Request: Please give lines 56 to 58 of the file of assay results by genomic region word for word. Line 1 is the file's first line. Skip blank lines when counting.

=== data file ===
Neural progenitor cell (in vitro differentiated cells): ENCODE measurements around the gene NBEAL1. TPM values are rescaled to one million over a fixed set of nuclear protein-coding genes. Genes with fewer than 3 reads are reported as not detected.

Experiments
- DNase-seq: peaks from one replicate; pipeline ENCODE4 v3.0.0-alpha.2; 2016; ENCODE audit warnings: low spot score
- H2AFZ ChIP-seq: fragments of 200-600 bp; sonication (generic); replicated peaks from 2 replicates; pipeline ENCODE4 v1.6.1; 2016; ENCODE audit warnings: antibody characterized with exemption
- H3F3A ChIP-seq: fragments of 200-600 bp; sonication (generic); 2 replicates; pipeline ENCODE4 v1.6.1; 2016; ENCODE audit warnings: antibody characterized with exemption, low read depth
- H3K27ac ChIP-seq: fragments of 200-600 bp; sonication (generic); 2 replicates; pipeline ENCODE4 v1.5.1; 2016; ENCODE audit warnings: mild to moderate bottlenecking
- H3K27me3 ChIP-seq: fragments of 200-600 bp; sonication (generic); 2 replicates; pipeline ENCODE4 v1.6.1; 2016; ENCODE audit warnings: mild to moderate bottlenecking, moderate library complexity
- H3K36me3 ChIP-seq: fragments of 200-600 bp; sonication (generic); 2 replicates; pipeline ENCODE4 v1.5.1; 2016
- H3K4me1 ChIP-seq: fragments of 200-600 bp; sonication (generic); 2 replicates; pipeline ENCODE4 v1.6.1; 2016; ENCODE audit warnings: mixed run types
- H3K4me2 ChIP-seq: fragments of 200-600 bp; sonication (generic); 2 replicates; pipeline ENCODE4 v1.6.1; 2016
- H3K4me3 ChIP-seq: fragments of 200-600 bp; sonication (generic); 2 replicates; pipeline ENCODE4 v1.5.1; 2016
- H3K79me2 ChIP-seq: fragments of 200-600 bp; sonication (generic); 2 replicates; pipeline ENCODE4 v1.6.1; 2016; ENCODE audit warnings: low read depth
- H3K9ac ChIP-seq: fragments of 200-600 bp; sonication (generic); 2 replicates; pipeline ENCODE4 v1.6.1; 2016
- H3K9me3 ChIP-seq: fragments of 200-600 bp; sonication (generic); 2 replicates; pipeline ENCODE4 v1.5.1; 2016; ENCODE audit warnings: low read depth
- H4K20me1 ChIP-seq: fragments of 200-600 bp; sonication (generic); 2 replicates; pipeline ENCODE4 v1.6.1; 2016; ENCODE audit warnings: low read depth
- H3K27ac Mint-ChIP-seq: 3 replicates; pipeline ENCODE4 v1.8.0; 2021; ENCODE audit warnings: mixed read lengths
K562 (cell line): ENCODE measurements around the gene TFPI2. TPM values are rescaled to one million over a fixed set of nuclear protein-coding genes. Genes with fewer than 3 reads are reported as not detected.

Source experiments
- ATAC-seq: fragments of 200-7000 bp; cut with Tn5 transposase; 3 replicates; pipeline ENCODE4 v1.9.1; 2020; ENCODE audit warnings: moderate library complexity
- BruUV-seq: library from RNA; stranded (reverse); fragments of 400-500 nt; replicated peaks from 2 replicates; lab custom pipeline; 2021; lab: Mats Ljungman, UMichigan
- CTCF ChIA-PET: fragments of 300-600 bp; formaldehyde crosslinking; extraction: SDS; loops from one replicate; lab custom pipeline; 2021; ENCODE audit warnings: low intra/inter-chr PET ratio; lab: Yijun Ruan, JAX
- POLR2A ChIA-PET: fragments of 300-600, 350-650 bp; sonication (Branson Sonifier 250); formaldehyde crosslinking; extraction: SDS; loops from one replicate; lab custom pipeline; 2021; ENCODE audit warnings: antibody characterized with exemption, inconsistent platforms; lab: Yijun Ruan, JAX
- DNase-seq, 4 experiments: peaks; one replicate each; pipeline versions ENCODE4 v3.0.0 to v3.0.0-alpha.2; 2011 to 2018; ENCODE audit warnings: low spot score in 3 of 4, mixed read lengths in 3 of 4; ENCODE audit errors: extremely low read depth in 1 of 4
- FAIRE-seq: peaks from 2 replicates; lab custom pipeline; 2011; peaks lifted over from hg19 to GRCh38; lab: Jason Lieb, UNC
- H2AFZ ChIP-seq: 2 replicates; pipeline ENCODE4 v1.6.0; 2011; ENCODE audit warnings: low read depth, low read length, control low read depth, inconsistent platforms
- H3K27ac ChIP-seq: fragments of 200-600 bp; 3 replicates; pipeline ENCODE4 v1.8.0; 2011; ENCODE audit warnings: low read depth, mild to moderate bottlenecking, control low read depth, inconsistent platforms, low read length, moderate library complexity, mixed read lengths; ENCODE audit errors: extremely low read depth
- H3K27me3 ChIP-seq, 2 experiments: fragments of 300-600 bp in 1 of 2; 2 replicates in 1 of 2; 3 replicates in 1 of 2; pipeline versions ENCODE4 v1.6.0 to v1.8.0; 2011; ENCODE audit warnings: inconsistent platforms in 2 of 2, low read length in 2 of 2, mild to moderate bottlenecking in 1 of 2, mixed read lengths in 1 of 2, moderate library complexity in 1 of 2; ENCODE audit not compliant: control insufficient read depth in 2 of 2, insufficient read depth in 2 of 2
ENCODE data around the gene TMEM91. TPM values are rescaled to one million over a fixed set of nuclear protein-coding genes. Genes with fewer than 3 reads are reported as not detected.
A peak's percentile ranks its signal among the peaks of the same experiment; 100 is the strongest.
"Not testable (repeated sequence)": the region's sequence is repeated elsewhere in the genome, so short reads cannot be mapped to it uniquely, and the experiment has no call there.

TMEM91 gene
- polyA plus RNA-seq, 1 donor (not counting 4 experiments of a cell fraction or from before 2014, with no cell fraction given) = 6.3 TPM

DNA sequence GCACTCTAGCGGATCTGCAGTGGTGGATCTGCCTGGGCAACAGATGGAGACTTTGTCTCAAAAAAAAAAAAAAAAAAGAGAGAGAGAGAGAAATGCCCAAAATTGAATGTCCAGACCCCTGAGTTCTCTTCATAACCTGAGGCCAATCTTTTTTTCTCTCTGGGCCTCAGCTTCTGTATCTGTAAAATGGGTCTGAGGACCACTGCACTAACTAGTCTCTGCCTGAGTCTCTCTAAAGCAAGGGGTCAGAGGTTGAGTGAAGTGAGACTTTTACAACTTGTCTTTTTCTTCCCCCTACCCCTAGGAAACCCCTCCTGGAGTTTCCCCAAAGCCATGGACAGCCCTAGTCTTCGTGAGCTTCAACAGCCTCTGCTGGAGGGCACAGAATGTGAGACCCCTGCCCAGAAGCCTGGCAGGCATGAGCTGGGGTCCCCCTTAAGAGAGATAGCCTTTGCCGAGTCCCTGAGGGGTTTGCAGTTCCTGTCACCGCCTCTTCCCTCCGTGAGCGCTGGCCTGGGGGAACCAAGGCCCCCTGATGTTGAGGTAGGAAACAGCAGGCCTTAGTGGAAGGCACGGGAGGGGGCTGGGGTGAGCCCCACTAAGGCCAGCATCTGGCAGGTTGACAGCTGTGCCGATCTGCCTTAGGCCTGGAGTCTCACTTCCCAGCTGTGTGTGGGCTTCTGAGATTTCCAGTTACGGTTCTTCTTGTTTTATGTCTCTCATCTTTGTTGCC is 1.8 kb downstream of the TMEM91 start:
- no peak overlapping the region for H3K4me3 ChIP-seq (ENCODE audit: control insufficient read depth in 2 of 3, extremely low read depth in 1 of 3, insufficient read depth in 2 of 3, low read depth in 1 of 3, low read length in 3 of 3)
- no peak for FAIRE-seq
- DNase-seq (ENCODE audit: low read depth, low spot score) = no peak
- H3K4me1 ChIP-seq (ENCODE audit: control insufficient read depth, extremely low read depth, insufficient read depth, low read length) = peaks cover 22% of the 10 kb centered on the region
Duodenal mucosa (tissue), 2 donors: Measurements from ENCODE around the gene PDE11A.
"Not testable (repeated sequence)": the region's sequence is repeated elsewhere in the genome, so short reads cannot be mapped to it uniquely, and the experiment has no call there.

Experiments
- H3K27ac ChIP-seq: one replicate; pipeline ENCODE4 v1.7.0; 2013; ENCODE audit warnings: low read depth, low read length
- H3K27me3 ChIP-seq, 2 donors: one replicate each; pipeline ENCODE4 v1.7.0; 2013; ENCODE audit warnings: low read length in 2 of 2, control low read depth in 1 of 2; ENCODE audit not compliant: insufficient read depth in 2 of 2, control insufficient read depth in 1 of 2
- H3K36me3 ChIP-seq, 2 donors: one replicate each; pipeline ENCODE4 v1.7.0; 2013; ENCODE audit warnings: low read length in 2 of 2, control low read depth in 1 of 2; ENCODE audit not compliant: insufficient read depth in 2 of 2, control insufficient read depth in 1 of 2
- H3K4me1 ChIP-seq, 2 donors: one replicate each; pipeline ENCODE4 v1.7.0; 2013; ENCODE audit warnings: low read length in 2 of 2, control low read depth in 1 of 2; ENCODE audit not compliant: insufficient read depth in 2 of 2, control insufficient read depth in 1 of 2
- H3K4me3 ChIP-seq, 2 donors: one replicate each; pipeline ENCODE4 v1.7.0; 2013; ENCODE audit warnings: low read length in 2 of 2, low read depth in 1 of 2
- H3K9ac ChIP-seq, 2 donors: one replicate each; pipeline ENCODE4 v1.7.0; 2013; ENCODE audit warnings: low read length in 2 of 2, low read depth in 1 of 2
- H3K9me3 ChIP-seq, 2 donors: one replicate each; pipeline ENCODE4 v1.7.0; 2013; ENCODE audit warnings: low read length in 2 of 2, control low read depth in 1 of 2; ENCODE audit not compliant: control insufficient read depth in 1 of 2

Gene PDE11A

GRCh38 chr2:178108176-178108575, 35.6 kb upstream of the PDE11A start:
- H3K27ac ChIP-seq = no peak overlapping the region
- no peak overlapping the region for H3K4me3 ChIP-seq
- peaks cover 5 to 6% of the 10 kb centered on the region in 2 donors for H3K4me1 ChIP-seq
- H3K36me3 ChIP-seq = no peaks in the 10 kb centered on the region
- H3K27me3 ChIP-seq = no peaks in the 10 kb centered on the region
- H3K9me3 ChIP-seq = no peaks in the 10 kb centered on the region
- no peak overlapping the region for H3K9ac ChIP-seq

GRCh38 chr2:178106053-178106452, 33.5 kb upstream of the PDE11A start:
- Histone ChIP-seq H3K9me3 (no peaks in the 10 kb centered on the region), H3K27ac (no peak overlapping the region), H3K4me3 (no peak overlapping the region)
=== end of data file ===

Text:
- no peak overlapping the region for H3K9ac ChIP-seq

GRCh38 chr2:178106053-178106452, 33.5 kb upstream of the PDE11A start:
- Histone ChIP-seq H3K9me3 (no peaks in the 10 kb centered on the region), H3K27ac (no peak overlapping the region), H3K4me3 (no peak overlapping the region)